The current understanding of mechanisms of peripheral sensitization is largely derived from studies examining the effects of injury or inflammation on visceral afferents. Most patients with chronic visceral pain, such as irritable bowel syndrome, nonulcer dyspepsia or interstitial cystitis, do not have signs of inflammation, raising questions about the relevance of these findings. While the definition of such functional diseases excludes active inflammation, up to one-third of patients with such functional disorders mentioned a precipitating infection or other insult (31,143,144). Interestingly, pelvic afferents demonstrated increased excitability up to two months after complete resolution of colitis in rats (58). Rectal pain and urgency were associated with an increase in the density of TRPV1 immunoreactive nerve fibers within the mucosa (18). These initial results suggest that persistent changes in visceral afferents are involved in the pathogenesis of visceral hyperalgesia and may be important targets in the treatment of visceral pain syndromes.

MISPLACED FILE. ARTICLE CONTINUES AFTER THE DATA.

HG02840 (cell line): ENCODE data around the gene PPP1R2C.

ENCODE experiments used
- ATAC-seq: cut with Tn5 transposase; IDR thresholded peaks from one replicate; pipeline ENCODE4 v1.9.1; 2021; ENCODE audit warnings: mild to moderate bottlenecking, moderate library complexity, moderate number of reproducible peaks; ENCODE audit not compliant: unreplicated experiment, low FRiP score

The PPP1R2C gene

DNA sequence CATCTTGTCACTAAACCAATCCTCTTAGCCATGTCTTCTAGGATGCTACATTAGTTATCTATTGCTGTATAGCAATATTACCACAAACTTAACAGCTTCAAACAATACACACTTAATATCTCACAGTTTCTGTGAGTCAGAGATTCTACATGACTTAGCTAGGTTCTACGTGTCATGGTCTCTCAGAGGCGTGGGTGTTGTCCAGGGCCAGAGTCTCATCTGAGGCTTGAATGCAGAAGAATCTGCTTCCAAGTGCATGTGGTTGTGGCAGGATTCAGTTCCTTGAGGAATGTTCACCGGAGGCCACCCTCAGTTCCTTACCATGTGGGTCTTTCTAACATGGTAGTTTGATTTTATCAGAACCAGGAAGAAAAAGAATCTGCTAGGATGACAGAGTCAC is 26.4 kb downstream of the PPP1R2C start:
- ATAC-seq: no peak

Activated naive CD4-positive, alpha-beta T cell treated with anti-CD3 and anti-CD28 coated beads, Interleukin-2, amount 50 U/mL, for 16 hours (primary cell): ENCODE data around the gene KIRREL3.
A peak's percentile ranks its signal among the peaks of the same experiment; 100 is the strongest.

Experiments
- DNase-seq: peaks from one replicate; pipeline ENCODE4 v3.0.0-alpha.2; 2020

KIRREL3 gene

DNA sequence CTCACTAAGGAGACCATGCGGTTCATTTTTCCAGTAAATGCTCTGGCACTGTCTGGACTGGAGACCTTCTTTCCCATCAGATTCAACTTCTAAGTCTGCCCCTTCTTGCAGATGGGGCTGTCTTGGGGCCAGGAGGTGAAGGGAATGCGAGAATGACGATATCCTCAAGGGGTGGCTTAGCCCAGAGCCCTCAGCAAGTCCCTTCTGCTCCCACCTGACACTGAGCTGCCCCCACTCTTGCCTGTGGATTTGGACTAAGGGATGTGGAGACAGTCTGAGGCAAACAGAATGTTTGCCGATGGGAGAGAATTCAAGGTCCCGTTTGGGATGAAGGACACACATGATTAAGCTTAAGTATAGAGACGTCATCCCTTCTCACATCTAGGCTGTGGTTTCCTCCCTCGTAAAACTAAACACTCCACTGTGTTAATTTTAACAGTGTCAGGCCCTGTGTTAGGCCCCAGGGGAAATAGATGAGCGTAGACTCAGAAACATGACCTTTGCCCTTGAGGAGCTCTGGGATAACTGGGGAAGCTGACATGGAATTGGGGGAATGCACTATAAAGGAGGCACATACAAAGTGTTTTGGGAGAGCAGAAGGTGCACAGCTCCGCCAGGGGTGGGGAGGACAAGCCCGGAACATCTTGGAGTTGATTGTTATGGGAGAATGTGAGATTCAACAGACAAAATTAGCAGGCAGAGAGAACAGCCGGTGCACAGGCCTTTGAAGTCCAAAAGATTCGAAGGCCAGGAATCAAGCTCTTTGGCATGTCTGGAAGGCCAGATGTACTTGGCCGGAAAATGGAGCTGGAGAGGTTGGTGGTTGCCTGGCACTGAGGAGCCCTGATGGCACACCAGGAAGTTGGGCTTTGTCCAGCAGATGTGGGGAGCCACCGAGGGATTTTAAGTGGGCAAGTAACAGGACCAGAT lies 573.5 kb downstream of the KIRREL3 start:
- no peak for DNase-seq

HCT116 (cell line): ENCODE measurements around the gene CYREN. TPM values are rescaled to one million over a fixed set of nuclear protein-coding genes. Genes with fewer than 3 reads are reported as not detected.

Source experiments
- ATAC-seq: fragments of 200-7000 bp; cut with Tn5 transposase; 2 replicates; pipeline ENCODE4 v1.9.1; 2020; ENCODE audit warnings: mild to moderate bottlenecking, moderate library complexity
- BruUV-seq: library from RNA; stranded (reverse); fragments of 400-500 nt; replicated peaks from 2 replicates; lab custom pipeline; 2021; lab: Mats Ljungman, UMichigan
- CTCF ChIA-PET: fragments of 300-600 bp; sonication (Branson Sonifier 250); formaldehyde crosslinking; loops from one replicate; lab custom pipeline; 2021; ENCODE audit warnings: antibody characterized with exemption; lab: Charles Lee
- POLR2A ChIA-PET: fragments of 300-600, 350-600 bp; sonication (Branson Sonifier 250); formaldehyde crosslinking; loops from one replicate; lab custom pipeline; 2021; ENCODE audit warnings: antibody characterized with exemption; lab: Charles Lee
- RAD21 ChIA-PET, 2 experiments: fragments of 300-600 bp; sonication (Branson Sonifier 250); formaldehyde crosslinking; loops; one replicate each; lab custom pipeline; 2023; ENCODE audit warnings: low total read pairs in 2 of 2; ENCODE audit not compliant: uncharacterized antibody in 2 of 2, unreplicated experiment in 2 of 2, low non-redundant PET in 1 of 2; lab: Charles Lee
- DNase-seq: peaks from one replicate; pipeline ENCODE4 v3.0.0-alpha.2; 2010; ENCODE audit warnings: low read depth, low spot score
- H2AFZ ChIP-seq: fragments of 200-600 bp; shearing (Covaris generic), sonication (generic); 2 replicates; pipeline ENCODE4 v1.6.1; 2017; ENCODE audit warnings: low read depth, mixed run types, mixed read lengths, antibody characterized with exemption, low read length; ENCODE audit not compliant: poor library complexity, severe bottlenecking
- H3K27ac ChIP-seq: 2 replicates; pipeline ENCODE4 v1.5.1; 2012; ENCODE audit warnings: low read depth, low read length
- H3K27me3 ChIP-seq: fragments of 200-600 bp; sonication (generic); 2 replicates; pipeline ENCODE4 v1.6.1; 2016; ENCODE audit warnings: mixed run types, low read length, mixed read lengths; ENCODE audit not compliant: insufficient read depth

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Gastroesophageal reflux disease is the medical term for what we know as acid reflux. Acid reflux occurs when the stomach releases its liquid back into the esophagus, causing inflammation and damage to the esophageal lining. The regurgitated acid most often consists of a few compoundsbr acid, bile, and pepsin.